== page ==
Yes, I believe that ‘White Dazzler’ is a modern cultivar. I just happen to like it because it resembles the old classic sort, with denser form. We might get a cultivar that is variegated with yellow at work. I am not at all keen on the color, but the unusually dense form is appealing, and the variegation brightens the rest of the dark green foliage in the area. I must consider how it looks to everyone else within the public landscape. I am concerned that the old sort is not happy here, and that I can not figure out why.
        Eichler homes really are ‘distinct’. They are not for everyone, but some people really like them. I am impressed by those that are restored and even painted with colors that were trendy at the time. They do not remodel well though. People who do not appreciate them can really ruin them by trying to ‘update’ them.

  4. janesmudgeegarden says:

    I have a lot of pink in my garden too, by accident really, as I rarely plan for colour. Perhaps I should, more often. Your new sculpture is going to look wonderful, I think.

    • Cathy says:

      It’s certainly coincidence that there are more pink blooms in flower at the moment here than other colours – although I do have vaguely themed borders

  5. Exciting times in your garden and your greenhouse! The garden pinks are lovely.

    • Cathy says:

      Yes, tere a a lot of rooted cuttings in the greenhouse and quite a few trays of hardy annual seedlings – only the second time I have made a bit of an effort with the latter

  6. Noelle says:

    A mock up of a sculpture, what a great idea to plan for just the right height etc. Looking forward to viewing the final choice.

    • Cathy says:

      I find it really helps for things like this, pergolas too – and we have also done it on a much larger scale with the sitooterie, which put the idea and design into perspective and triggered some changes too

  7. Cathy says:

    I look forward to seeing the new sculpture. Did you find it online? Your sweet peas are doing well. Do you ever get frost in the greenhouse? Or do you heat it?

    • Cathy says:

      Yes, I googled ‘stainless steel scuplture’, but sometimes the little pictures and website details that also come up can be helpful as sculpture means different things to different people…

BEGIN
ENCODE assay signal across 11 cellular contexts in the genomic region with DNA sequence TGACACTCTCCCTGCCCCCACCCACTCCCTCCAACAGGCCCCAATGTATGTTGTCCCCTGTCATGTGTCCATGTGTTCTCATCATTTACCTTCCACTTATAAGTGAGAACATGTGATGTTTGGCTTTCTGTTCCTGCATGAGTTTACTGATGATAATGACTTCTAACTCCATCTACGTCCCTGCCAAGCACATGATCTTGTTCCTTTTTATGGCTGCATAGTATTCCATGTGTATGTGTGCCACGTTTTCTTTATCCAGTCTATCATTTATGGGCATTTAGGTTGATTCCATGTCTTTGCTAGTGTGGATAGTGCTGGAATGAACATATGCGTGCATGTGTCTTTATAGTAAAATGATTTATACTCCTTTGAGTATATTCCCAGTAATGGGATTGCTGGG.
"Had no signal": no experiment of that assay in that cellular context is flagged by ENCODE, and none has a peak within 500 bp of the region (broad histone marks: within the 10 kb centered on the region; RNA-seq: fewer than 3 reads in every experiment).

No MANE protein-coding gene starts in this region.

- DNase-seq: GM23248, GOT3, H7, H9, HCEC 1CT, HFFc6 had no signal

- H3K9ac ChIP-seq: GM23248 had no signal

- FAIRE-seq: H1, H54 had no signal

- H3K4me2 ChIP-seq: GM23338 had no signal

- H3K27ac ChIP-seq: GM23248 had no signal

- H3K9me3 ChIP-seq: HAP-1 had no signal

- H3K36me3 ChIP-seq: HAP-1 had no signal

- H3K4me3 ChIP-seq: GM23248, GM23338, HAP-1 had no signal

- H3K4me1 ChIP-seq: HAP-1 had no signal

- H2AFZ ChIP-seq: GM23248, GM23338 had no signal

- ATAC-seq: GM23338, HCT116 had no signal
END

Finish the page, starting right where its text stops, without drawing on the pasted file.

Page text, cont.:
• Cathy says:

      Sorry and yes, I do heat the greenhouse, nominally keeping it just above freezing but in practice to 5 or 6 degrees – I am going to keep the heater (electric) thermostat lower this year though, because of fuel prices. Mind you, our electricity bill is a fraction of our gas bill, so it’s not such an issue and admittedly plants are one of my priorities anyway, so the cost is justified. The Coop will be heated to at least 6 degrees because some plants need that, but because it is a lean-to and attached to the house it doesn’t get as cold

  8. ‘Olivia Rose Austin’ looks most pretty indeed Cathy. Looking forward to seeing the chosen sculpture in situ. You’re certainly keeping the Golfer well occupied and out of mischief 😀

    • Cathy says:

      Olivia RA gives the impression of being a particularly healthy rose – or perhaps it’s just in a good position! The website said the sculpture was in stock (the other one I was looking at was made to order, so rather more exclusive as well as more expensive!) so hopefully it won’t be a long wait. I try to suggest small jobs for the Golfer to keep him motivated withut too much pressure…

  9. karen says:

    It’s good to know which roses are healthy and that Olivia Rose Austin looks a good one. I don’t use any sprays here, so have to choose plants which are robust. Your sweet peas are doing well… which reminds me to order some winter ones today!!! Im behind with everything this autumn. My ordinary ones are three inches tall and doing well. I’m looking forward to seeing your sculpture. Your garden is full of interesting focal points. Mum still asks about you and sends her best wishes. Have a great week. Karen